STEPHANIE L. SMITH
STATE OF MARYLAND
Argued: May 4, 2017
Court for Prince George's County Case No. CT151085X
Barbera, C.J. Greene, Adkins, McDonald, Watts, Hotten, Getty,
case, the petitioner, Stephanie L. Smith ("Ms.
Smith"), entered into a plea agreement with the State.
The terms of the agreement included that Ms. Smith would
enter a plea of guilty to the crime of theft and that she
would serve jail time. At the guilty plea proceeding, the
sentencing Circuit Court accepted the terms of the agreement,
binding itself to the agreement. However, the judge imposed a
sentence below the terms of the plea agreement by sentencing
Ms. Smith to probation before judgment, not finding her
guilty of theft, and ordering home detention, rather than
actual jail time. Moreover, this was done without the consent
of the State. We shall hold that the more lenient sentence in
this case was not consistent with the terms of the binding
plea agreement and was without the consent of the State;
thus, it was an illegal sentence. Bonilla v. State,
443 Md. 1, 15, 115 A.3d 98, 106 (2015) (holding "that
when a sentencing court violates Rule 4-243(c)(3) by imposing
a sentence below a binding plea agreement without the
State's consent, the sentence is inherently illegal and
subject to correction under Rule 4-345(a)").
Accordingly, we shall affirm the judgment of the Court of
Special Appeals. State v. Smith, 230 Md.App. 214,
146 A.3d 1189 (2016).
AND PROCEDURAL BACKGROUND
September 10, 2015, Ms. Smith was indicted by a Grand Jury
for Prince George's County, on various theft charges for
making fraudulent insurance claims, including a charge of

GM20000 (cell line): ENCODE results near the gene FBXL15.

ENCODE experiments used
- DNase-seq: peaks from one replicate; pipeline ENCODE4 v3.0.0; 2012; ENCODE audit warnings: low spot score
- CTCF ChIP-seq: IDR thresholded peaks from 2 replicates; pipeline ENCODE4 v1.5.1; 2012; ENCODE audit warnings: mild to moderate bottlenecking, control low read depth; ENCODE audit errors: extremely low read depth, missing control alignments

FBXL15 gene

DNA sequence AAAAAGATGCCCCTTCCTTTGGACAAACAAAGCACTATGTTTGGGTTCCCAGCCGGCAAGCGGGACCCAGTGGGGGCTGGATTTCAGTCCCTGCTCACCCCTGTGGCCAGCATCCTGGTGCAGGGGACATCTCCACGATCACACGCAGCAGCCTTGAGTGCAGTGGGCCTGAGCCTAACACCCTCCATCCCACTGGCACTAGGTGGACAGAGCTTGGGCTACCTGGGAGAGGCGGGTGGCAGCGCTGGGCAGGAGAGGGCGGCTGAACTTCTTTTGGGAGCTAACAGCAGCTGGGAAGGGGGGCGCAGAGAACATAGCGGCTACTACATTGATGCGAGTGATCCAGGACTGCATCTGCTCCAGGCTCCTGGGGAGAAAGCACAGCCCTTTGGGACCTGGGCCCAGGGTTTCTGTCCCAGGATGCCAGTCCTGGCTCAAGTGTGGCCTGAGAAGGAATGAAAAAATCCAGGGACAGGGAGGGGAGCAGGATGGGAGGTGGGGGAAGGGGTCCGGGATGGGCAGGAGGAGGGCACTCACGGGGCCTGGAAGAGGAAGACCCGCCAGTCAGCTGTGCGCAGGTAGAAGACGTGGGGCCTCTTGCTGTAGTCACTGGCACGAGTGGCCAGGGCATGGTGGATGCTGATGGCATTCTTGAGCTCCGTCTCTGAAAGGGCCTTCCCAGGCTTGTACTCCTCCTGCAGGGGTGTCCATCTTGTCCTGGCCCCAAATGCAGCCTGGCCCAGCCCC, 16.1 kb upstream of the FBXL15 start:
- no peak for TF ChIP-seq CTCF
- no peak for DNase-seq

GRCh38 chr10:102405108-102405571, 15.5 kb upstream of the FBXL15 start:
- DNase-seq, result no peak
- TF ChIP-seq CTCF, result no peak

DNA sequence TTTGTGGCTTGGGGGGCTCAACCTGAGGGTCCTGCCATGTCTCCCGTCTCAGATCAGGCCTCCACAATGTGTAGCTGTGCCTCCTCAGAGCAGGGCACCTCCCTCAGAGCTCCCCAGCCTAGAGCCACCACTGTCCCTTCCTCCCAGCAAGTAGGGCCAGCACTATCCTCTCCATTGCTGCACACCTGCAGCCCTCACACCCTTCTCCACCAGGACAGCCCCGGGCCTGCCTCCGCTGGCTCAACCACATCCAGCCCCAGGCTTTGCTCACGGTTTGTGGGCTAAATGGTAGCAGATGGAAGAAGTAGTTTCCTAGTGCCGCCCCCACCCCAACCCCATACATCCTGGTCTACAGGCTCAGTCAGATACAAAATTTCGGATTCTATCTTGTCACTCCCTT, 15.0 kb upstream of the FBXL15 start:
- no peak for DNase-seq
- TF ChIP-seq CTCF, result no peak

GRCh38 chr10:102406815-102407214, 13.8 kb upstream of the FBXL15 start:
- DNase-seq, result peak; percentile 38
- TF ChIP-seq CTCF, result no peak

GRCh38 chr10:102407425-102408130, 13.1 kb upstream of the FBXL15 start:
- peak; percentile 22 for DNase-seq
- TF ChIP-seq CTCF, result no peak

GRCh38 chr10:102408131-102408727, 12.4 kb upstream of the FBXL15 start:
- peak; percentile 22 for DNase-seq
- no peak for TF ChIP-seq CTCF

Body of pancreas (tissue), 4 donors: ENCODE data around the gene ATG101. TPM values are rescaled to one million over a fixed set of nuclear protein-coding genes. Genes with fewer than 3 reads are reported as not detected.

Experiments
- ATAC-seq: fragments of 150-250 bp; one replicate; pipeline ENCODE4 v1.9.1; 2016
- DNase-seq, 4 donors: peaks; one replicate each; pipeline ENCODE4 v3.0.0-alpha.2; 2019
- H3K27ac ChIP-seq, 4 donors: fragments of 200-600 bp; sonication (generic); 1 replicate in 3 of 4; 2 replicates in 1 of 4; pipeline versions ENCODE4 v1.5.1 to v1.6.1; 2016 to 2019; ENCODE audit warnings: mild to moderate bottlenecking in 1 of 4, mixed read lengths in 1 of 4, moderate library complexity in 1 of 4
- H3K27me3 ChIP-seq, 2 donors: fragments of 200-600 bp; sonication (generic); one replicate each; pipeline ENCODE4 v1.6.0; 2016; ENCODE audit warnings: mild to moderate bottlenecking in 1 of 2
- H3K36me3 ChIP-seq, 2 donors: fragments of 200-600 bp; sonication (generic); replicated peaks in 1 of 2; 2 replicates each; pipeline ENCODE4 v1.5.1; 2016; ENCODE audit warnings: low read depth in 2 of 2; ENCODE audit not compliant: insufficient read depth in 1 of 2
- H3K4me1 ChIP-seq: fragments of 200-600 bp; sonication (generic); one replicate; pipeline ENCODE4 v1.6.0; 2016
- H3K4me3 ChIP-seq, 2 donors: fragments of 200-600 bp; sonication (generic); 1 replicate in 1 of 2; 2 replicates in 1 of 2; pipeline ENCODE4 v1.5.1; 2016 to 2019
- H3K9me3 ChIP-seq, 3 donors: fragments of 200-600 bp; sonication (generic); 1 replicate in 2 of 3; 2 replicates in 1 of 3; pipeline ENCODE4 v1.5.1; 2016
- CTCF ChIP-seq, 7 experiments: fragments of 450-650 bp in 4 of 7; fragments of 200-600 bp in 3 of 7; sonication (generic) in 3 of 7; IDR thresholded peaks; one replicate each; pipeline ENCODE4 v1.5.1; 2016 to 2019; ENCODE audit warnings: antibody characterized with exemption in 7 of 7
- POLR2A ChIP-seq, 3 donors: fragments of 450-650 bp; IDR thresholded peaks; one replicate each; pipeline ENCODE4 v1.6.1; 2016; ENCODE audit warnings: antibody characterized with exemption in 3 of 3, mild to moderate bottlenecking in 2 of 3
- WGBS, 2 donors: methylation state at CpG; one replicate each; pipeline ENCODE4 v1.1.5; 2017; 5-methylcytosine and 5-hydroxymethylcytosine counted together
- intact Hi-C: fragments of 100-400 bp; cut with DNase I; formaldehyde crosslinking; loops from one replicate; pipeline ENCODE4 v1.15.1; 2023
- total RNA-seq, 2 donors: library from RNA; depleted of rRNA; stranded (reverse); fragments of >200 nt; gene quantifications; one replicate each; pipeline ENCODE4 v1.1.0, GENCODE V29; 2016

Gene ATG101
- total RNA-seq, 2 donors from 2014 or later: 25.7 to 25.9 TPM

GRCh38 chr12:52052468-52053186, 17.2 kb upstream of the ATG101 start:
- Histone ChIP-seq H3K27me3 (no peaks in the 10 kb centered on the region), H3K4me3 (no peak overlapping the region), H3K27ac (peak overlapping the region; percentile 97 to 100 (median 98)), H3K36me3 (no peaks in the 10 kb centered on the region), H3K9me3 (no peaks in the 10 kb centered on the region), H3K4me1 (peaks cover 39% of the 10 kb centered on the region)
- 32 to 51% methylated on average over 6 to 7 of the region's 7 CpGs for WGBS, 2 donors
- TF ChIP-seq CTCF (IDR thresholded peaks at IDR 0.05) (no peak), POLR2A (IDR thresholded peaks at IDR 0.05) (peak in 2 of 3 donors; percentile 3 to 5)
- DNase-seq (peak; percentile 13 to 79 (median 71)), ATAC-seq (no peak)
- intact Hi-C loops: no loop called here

theft of property with a value of at least $10, 000 but less
than $100, 000. Under Md. Code (2002, 2012 Repl. Vol.),
Criminal Law Article ("CR"), § 7-104(g)(ii),
the maximum penalty for this violation is imprisonment not
exceeding 15 years, a fine not exceeding $15, 000, or both.
after the indictment, Ms. Smith, her counsel, and the State
began plea negotiations. Eventually the parties reached a
plea agreement. Ms. Smith agreed to plead guilty to the
primary theft charge. In exchange, Ms. Smith was guaranteed a
sentence not to exceed 5 years of incarceration. Further,
with respect to actual jail time, the 5 year sentence would
be suspended except for 30 to 90 days of incarceration,
followed by 5 years of supervised probation. Moreover, she
would not have to pay a fine. As part of the agreement, the
State would not seek the maximum sentence of incarceration up
to 15 years and a fine up to $15, 000. However, ultimately,
there would be a conviction on Ms. Smith's record and a
requirement that she pay $47, 460.02 restitution to the
victims of the theft.
to Md. Rule 4-243, plea agreements may be binding on the
court. The binding agreement required the approval of the
January 5, 2016, before a judge of the Circuit Court for
Prince George's County, the State called the case for a
hearing on Ms. Smith's acceptance of the guilty plea. The
State presented the judge with the terms of the agreement
that had been reached between the parties:
[PROSECUTOR]: It would be a plea to Count 1, which is theft
scheme greater than $10, 000 but less than $100, 000. In